The appellant's statement was also not introduced in violation of his right to counsel under the Sixth Amendment. Although the appellant's right to counsel had attached, as he had already been indicted and arraigned, that right was not violated, because Donna Cramer did not "deliberately elicit" the appellant's incriminating statements. In United States v. Henry, 447 U.S. 264, 270, 100 S. Ct. 2183, 2186, 65 L. Ed. 2d 115 (1980), the Supreme Court found three factors to be important in determining whether a government agent "deliberately elicited" incriminating statements from the appellant. First, the agent *607 was acting under instructions as a paid informant for the government; second, the agent "was ostensibly no more than a fellow inmate" of the appellant; and third, the appellant was in custody and under indictment at the time that he was engaged in conversation by the agent. Analyzing the present case according to these factors, we conclude that Donna Cramer was not paid by the State, nor was the appellant in custody. In holding that the appellant's statements were inadmissible, the United States Supreme Court in Henry also found noteworthy the fact that the agent "was not a passive listener; rather, he had `some conversations with [the defendant]' while he was in jail and [the appellant's] incriminatory statements were `the product of this conversation.'" United States v. Henry, 447 U.S. at 271, 100 S. Ct. at 2187.

In Maine v. Moulton, 474 U.S. 159, 106 S. Ct. 477, 88 L. Ed. 2d 481 (1985), the United States Supreme Court held that the appellant's Sixth Amendment right to counsel was violated by the admission of his incriminating statements made to a codefendant who was acting as undercover informant. Although the appellant had telephoned the informant and arranged for the meeting, the Court noted that the police were having the informant's telephone conversations recorded and, therefore, must have known that the meeting was for the express purpose of discussing the pending charges and planning a defense for trial. The Court held that "[b]y concealing the fact that [the informant] was an agent of the State, the police denied [the appellant] the opportunity to consult with counsel and thus denied him the assistance of counsel guaranteed by the Sixth Amendment." Maine v. Moulton, 474 U.S. at 177, 106 S. Ct. at 488.

However, more recently, the United States Supreme Court has returned to the focus on whether the informant "deliberately elicited the appellant's inculpatory statement." Kuhlmann v. Wilson, 477 U.S. 436, 106 S. Ct. 2616, 91 L. Ed. 2d 364 (1986). The Supreme Court held in Kuhlmann v. Wilson:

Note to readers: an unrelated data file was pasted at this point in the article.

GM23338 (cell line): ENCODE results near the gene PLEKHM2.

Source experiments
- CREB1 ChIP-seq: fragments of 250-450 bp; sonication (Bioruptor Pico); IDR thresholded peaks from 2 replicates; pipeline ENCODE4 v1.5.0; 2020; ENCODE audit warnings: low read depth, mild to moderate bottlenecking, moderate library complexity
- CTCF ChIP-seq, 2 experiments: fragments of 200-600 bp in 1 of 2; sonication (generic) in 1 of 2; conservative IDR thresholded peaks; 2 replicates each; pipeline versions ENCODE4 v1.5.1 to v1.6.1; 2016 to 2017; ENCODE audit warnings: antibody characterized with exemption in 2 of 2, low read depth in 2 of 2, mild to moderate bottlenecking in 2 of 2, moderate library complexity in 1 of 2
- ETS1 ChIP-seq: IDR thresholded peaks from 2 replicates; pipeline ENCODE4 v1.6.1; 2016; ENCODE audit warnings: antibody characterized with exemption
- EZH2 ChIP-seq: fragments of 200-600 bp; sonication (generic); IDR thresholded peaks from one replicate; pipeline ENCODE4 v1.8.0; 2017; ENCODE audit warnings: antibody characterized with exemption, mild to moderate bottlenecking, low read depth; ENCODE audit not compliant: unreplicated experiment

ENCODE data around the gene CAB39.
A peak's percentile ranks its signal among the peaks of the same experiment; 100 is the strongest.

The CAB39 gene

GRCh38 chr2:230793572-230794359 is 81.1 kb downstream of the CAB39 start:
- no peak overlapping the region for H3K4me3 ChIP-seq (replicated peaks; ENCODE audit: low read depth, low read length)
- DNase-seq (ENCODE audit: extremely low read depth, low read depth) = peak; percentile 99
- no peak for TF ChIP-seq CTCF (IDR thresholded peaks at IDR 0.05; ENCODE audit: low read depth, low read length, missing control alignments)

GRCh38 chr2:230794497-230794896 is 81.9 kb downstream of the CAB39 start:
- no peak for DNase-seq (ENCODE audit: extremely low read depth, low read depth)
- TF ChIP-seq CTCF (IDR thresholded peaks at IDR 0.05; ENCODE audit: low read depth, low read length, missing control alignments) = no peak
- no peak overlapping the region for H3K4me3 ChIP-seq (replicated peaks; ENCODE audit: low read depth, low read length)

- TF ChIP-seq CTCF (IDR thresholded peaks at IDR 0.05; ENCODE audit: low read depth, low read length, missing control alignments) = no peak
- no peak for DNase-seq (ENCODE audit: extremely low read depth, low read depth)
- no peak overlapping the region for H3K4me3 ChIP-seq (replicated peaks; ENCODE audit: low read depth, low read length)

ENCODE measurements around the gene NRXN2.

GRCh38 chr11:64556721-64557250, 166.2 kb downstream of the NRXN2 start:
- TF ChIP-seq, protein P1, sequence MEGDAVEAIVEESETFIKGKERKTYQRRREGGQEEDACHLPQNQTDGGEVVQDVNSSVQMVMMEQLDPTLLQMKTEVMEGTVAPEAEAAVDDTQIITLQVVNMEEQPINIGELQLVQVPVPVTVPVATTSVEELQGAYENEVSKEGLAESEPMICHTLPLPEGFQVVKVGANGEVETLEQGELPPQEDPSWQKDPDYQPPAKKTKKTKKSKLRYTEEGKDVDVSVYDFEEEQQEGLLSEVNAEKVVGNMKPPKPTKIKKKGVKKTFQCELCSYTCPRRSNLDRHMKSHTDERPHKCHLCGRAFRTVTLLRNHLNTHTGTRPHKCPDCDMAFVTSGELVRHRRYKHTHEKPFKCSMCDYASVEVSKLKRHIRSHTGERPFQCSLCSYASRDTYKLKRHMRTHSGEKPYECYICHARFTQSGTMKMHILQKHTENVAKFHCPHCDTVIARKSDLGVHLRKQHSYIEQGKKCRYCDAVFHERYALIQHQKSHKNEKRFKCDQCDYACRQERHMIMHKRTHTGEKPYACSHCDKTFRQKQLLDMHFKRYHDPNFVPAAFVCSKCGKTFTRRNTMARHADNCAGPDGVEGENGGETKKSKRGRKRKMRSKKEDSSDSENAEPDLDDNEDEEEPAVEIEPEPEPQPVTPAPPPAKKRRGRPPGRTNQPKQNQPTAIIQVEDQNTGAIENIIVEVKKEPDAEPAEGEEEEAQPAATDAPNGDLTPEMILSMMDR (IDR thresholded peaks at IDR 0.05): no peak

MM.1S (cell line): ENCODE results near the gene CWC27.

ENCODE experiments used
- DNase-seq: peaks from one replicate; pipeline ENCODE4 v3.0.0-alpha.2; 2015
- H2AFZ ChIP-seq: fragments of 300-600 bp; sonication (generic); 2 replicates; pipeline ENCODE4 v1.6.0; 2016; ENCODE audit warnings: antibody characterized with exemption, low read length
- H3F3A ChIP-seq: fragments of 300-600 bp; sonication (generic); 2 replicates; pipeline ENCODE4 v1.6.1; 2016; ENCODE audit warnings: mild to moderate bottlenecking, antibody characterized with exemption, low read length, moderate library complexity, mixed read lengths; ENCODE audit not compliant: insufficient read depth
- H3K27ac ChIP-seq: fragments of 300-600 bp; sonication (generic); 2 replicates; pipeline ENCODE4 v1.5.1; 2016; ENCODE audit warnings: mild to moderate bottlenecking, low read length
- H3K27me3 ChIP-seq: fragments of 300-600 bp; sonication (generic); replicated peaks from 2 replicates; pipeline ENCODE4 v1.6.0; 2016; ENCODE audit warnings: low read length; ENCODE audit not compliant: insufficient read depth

"As our recent examination of this Sixth Amendment issue in Moulton makes clear, the primary concern of the Massiah [v. U.S., 377 U.S. 201, 84 S. Ct. 1199, 12 L. Ed. 2d 246 (1964)] line of decisions is secret interrogation by investigatory techniques that are the equivalent of direct police interrogation. Since `the Sixth Amendment is not violated wheneverby luck or happenstancethe State obtains incriminating statements from the accused after the right to counsel has attached,' 474 U.S., at 176, [106 S. Ct. at 487] citing United States v. Henry, supra, [447 U.S.] at 276[, 100 S. Ct. at 2189] (Powell, J., concurring), a defendant does not make out a violation of that right simply by showing that an informant, either through prior arrangement or voluntarily, reported his incriminating statement to the police. Rather, the defendant must demonstrate that the police and their informant took some action, beyond merely listening, that was designed deliberately to elicit incriminating remarks."

477 U.S. at 459, 106 S. Ct. at 2630. In determining that the police agent did not "deliberately elicit" the incriminating statements, the Court noted that the agent never asked the appellant any questions concerning the pending charges, but merely listened to the appellant's spontaneous and unsolicited statements. In the present case, the record indicates that the appellant's admission was not made in response to any questions by Donna Cramer, but was rather a spontaneous and unsolicited statement of guilt. Therefore, we find that the appellant's right to counsel was not violated.

Moreover, the statement was not allowed into evidence in violation of the appellant's rights to due process. In Hoffa v. United States, supra, the United States Supreme Court found that the use of a government informer under similar circumstances was not "a shabby thing in any case". 385 U.S. at 311, 87 S. Ct. at 418.

The Court stated: